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The phantom MP

By John Spender - posted Wednesday, 26 March 2008

Australian politicians are an inventive lot. Recently, they have invented the Phantom MP. This new species of parliamentary representative which self-exempts itself from the hard work of the front bench is to be found on the Coalition benches of the Federal Parliament. Or, to be more accurate, wherever you can locate them.

While not perhaps as elusive as the Scarlet Pimpernel, phantom MPs do get around. One instructs startled fellow passengers on the high seas on the sporting give and take of Australian politics. Another struggles through the desert sands to help hard pressed Australian businessmen to make a dollar in the Middle East.

Some, however, are not so adventurous, and can be found slumberous on the backbenches in the House of Representatives, or mentoring young Coalition parliamentarians on the prizes and traps of politics. This work, manfully undertaken by Mr Alexander Downer and Mr Phillip Ruddock, is a role that deserves praise. Their combined experience in the House of Representatives is 50 years or so, and in that time they must have learned a thing or two. This wisdom, they have declared, they are only too happy to pass on to political novices, whom one can heart-warmingly imagine clustered around these sages’ knees. The only problem is, where are these novices?


Any MP who has already been there for at least one parliamentary term - like Mr Turnbull, who doesn’t strike one as the kind of person who’d be looking for a mentor - shouldn’t need any help. If in three years you haven’t worked out how the place works, you should retire quietly from this field of strife. Sadly, as an arithmetical consequence of losing the election, Coalition ranks in Parliament are depleted, and new faces are few. Mentoring is unlikely to be a taxing job.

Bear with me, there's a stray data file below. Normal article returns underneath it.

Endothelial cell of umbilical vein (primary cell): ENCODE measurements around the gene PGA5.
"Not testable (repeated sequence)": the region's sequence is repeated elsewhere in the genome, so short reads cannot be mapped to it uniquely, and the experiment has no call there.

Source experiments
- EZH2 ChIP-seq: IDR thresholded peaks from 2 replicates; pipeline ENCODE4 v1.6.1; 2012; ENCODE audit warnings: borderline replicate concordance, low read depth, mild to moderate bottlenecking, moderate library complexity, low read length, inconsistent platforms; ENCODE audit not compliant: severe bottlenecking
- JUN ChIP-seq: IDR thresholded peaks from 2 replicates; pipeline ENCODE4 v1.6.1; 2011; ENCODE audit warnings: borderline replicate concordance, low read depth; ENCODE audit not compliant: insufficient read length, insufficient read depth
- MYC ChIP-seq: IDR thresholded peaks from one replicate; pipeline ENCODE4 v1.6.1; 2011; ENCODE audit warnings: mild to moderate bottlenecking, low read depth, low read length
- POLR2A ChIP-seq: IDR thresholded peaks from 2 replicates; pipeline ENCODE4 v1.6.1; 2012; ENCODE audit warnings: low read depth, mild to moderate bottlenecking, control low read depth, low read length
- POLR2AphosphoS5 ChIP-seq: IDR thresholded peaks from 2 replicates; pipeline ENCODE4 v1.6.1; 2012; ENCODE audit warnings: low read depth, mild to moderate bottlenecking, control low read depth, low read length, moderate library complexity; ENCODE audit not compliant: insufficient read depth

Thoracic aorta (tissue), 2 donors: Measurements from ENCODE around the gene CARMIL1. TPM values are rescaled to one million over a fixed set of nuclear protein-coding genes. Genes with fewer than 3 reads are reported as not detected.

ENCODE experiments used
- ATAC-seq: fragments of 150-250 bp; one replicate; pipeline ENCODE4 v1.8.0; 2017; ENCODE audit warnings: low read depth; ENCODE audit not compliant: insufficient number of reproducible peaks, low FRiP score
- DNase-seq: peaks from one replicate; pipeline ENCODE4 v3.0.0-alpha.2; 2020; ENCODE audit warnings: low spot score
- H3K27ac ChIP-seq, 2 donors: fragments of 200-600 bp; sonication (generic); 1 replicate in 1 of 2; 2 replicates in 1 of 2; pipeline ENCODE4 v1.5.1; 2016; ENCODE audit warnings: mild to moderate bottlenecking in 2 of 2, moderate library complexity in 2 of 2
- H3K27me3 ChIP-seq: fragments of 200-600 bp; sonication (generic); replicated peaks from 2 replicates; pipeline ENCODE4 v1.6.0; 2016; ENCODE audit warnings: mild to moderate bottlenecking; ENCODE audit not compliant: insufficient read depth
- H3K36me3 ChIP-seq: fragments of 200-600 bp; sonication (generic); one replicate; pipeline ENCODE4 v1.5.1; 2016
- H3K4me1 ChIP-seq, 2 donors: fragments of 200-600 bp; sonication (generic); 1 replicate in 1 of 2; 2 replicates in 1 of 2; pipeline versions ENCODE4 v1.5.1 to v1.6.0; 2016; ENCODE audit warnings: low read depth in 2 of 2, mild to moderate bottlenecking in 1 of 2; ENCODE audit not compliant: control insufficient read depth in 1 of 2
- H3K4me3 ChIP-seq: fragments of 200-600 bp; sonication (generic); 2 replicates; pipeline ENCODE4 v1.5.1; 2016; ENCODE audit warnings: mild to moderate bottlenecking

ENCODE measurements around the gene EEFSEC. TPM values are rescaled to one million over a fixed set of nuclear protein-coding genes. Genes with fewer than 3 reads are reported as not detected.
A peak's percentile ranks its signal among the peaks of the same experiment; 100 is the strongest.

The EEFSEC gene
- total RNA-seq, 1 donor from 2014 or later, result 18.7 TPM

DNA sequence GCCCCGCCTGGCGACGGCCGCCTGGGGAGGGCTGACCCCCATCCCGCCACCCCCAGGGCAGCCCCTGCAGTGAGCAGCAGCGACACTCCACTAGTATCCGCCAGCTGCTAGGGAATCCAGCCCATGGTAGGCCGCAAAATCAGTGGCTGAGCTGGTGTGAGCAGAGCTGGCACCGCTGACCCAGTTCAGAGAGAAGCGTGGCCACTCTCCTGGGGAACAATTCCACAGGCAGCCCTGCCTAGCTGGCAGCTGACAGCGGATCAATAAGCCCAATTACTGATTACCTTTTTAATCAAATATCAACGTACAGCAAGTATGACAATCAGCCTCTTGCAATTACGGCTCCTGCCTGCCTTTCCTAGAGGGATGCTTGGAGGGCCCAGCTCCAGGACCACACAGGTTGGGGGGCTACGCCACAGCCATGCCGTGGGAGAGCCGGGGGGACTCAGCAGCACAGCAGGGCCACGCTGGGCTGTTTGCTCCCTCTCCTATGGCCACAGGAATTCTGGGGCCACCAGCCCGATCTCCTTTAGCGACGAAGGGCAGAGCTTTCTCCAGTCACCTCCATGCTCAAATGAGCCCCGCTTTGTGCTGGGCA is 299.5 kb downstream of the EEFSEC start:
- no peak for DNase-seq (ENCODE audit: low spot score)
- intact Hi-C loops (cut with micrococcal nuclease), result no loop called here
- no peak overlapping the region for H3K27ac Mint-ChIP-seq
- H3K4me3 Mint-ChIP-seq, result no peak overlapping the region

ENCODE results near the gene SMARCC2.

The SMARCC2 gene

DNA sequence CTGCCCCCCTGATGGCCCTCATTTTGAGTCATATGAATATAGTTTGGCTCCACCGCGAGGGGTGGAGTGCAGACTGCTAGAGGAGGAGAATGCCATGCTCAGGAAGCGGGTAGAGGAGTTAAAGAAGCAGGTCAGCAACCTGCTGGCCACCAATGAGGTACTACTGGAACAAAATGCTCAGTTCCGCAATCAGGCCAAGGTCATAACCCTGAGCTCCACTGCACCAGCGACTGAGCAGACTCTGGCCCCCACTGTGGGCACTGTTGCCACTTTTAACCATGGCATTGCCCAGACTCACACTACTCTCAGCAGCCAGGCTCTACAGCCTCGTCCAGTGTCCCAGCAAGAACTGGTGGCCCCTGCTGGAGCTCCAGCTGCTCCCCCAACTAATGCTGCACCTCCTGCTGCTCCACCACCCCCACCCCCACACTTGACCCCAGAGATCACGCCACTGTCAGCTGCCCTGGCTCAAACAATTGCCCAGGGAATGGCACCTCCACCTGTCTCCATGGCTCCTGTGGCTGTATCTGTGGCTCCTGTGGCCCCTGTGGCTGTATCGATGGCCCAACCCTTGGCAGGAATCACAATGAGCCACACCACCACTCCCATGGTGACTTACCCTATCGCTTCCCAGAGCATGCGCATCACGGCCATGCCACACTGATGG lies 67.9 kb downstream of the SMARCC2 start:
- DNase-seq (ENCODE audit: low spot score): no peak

Mr Costello has not opted for the mentoring game - which is getting a little crowded - and waits serenely on the back of the back benches for a tap on his shoulder from the world of commerce. Mr Vaile is also in the job hunting mode, and wisely rules out retiring from Parliament until he finds something better. It may be a long wait, but in the meantime he can always keep himself busy in distant climes, and stay in touch with his constituents by email.

All of us like to have paid employment to fall back on when looking for the next job, or as a form of semi-retirement, but the problem these ministerial casualties of the last elections presents is that they reinforce in the public’s mind the impression that the Coalition is divided, dispirited, and not serious about its work. Perhaps a question on foreign affairs from Mr Downer? Or on interest rates from Mr Costello? Or a pungent attack on the Government’s brutal decision to deny boat people lengthy and all expenses paid holidays in the Pacific from Mr Ruddock?

The serious point is that the job of MPs is to engage in public debate. This is particularly so for Opposition MPs when they confront an energetic and determined government. That is why they are there: they are democracy’s front line troops. If they don’t carry the debate from the Opposition benches, who is to do it? A weak Opposition makes for a weak Parliament and a weakened democracy. This is never a healthy state.

There is another and unpleasant outcome for the Coalition of this landed gentry approach to political service. So long as it lasts, it will reinforce the poor opinion much of the electorate has of the Coalition. And when these deckchair convalescents give up their seats, they will at the same time give the Government an electoral gift. Labor’s campaign theme would be simple: “They don’t care about representing you. Why should you vote for their replacements?”

Would these phantoms be retiring from seats which Labor has no hope of winning? I expect that is what they would say. Well, go ask John Howard about un-winnable seats.


The best they can do is to offer us an Australian version of American politics Super Tuesday: retire en bloc, and soon.

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About the Author

John Spender QC was the Member for North Sydney between 1980-1990. Positions held during opposition included Shadow Attorney General, Shadow Foreign Minister and Manager of Opposition Business in the House of Representatives.

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